How an Algorithm Solves Wordle

Everyone has an opinion on how to play wordle, the popular word guessing game. Start every game with AUDIO. Or maybe CRANE, or ARISE. Bill Gates shared his strategy. Thus has Kamala Harris.

A new paper by MIT Professor Sloanand Alex Paskov, a PhD student at MIT Sloan, could settle the matter once and for all.

Using a modeling method known as exact dynamic programming, the researchers designed an algorithm that optimally solves the game without fail. In Wordle, players have six tries to guess a five-letter word. After entering a word, colored tiles indicate whether the letters are in the word and whether they are in the correct place. The model solves the game in just two guesses 4% of the time and in three guesses 57% of the time. He only needs a fifth guess 3% of the time, and he never relies on that sixth and final round.

What word does the computer start with? SALET – an obsolete form of salett, which is an “ornamentally engraved helmet”, according to Wiktionary. For audiophiles, Bertsimas and Paskov note that SALET reveals an average of 1,683 colored tiles on the first hit, while AUDIO reveals an average of 1,320 colored tiles. Other main words include REAST (a resting obsolete spelling), TRACE, CRATE, and SLATE.

Related Articles

With SALET, the computer model averages one win in just 3,421 guesses. For comparison, Saint Paul, Minnesota, which has the highest average Wordle score of any city in the United States, comes to 3.51 guesses.

The algorithm reaches this score by opening the game with SALET. Based on the colored tiles revealed by this initial guess, it then determines all the possible guesses that could follow, from a list of 10,657 five-letter words. (Only 2,315 of these are possible answers, because Wordle limits the universe of solutions.) Finally, based on what is available, the algorithm chooses the next most strategically illuminating word.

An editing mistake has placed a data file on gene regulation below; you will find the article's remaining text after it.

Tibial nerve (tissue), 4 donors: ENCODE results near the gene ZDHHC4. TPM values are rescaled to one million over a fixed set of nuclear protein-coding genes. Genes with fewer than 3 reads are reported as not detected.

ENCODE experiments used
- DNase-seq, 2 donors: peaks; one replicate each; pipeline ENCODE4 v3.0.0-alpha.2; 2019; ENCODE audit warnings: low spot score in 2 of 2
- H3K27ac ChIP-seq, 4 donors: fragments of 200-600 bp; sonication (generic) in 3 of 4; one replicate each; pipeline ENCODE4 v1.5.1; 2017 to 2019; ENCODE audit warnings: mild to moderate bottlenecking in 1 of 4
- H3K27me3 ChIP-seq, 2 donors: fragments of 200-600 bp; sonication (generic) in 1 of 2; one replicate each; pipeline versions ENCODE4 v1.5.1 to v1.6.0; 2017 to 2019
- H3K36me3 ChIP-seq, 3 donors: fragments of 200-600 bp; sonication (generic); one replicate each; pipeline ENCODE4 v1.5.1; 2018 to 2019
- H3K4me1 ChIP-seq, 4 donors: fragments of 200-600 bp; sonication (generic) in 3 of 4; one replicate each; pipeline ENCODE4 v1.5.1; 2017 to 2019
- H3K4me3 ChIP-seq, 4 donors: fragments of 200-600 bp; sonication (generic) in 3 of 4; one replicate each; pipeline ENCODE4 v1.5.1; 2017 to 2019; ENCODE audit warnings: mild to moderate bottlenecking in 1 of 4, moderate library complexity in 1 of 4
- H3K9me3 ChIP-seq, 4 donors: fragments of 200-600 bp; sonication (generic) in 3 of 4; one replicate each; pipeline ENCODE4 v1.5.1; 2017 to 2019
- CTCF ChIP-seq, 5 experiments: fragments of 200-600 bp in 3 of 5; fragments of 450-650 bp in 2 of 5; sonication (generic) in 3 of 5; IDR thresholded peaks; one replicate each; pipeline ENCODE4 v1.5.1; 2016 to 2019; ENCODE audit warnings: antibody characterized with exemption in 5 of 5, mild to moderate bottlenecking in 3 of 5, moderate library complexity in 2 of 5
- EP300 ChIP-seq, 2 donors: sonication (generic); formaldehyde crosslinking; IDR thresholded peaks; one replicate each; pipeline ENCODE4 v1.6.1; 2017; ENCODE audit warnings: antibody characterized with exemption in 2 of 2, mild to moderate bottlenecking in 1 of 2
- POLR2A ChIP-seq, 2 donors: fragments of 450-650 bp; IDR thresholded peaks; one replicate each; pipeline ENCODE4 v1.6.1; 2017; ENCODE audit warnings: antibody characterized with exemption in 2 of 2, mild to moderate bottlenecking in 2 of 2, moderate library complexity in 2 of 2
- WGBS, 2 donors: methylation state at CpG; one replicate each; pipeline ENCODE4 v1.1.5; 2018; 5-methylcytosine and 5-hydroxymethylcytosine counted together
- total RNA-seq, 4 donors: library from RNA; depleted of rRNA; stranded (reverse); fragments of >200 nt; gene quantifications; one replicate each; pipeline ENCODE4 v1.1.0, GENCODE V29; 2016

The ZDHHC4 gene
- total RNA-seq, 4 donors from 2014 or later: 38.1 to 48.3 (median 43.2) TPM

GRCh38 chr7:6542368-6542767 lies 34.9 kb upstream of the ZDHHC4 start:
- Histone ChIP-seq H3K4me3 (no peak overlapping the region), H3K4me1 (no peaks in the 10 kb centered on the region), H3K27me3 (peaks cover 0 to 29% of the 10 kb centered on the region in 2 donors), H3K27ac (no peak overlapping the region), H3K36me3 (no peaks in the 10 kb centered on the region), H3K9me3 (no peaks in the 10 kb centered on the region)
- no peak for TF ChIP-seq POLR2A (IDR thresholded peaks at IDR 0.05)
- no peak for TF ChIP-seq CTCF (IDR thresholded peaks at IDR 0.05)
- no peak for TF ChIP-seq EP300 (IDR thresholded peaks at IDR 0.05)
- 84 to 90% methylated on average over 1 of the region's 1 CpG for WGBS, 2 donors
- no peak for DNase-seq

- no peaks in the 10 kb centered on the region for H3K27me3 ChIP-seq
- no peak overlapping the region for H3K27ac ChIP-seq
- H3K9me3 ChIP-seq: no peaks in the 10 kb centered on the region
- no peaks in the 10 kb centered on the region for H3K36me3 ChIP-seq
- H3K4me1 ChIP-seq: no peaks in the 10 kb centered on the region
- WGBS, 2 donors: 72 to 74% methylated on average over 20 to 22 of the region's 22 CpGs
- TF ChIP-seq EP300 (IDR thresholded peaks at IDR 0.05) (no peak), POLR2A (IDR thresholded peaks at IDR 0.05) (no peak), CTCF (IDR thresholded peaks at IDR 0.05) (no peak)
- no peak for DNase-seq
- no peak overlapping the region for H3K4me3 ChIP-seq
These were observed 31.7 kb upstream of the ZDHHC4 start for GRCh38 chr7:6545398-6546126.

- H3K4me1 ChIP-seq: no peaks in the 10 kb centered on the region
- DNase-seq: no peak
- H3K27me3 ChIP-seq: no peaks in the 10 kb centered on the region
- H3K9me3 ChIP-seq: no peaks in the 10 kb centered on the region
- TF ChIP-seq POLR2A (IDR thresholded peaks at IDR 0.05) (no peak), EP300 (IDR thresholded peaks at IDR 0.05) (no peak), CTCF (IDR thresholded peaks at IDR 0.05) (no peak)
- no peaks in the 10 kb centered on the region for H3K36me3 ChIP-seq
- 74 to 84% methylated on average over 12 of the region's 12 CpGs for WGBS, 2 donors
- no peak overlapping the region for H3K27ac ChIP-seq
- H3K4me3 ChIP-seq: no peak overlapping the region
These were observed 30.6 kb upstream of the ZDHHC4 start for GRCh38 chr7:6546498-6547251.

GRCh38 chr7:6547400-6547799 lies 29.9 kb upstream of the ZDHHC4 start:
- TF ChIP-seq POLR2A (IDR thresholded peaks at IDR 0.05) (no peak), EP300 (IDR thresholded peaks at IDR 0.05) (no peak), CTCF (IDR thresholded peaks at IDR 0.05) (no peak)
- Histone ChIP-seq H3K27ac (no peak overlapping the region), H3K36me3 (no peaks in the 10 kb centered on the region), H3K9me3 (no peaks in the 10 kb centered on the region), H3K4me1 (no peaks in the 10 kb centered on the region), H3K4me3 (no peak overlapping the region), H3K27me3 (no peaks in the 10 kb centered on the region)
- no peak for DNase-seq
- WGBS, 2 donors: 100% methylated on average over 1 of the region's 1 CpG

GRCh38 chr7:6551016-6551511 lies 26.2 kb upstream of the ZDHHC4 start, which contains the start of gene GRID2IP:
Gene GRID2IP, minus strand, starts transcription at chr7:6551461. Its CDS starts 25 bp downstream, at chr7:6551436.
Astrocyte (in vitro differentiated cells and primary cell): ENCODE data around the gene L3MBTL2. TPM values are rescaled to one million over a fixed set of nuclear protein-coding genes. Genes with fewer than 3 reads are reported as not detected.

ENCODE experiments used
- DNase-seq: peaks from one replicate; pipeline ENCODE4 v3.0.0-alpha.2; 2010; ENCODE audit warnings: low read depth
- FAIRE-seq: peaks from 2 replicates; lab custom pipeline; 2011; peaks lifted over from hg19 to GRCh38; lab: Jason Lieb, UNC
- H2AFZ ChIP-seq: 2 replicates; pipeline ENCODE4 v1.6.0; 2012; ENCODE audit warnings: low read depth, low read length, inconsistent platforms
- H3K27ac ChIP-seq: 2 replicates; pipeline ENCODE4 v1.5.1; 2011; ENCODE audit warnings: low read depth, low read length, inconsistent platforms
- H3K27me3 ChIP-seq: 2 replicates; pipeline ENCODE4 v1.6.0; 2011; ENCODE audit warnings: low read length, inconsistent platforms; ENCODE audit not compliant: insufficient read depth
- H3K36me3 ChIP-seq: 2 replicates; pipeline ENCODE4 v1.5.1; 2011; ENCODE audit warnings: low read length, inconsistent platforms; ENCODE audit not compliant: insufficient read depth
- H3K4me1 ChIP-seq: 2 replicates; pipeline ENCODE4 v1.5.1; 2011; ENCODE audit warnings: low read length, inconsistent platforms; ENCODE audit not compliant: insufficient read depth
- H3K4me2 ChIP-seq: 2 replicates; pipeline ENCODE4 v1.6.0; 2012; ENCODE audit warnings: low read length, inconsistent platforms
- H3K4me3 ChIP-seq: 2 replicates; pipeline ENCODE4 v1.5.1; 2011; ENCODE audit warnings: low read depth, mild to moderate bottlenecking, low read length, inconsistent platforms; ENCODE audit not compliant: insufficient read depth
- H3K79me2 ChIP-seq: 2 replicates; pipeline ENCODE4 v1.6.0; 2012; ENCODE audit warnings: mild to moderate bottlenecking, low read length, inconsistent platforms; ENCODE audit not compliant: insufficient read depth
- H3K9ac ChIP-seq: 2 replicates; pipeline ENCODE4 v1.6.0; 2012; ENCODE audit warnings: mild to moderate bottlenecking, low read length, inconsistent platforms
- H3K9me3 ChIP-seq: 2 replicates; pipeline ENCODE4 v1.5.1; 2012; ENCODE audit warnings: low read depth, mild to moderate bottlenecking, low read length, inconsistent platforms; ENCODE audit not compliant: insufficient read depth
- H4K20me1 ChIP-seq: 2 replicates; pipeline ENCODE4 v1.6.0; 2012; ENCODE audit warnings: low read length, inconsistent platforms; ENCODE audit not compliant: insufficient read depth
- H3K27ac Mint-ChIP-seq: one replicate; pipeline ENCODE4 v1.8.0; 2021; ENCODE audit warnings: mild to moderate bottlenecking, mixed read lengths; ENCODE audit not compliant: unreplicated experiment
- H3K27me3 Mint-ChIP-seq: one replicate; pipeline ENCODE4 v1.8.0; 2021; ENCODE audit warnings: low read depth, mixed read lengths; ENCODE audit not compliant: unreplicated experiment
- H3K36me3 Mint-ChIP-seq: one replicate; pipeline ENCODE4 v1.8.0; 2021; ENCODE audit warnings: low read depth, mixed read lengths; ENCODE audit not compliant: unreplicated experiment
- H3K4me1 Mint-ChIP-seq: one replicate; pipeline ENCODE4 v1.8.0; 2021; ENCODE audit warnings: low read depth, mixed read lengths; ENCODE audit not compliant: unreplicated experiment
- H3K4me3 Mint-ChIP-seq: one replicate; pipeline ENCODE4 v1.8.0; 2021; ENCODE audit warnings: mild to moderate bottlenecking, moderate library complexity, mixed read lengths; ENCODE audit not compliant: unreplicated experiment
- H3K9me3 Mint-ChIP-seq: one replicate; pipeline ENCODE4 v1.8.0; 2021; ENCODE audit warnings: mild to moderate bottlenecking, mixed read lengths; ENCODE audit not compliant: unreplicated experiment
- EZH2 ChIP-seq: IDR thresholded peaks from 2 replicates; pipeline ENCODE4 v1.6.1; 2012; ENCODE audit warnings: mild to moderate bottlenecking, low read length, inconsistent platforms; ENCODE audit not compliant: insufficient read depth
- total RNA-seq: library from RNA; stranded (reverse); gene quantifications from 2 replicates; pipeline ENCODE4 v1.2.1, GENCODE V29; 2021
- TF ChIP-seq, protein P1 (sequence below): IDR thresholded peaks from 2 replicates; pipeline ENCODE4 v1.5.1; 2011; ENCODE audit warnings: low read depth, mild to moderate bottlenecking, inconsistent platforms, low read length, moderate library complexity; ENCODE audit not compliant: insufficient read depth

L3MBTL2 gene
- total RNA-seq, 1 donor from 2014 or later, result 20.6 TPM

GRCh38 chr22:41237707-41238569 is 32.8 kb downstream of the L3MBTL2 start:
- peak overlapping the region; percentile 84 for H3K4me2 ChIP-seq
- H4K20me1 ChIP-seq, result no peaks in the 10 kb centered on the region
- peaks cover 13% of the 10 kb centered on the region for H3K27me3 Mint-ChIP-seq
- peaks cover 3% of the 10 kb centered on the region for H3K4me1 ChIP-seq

Bertsimas and Paskov designed the algorithm to explain every move – in a sense, it teaches best practice by demonstrating its logic. (The website wordleopt.com allows users to see what the algorithm suggests based on SALET as the starting word.) As an example, they present a hypothetical case where someone starts with the word LIGHT. This guess reveals that IGHT are all the right letters in the right position.

To figure out what comes next, most people would start scrolling through the possibilities – TIGHT, FIGHT, MIGHT, RIGHT, and NIGHT, for example. Instead, the computer takes a second estimate of FERMS (Middle English form of “farms”) and, in one line, eliminates five possibilities at once.

For those who play Wordle, it might be helpful to take note of the algorithm’s approach, study a Scrabble dictionary, and brush up on your average English. But an easier first step is to start a game with SALET and see where it takes you.

Figure comparing the Wordle table resulting from a possible game played by a human and the optimal policy. Credit: Bertsimas, D. and Paskov, A., “An exact and interpretable solution for Wordle”, 2022.

Comments are closed.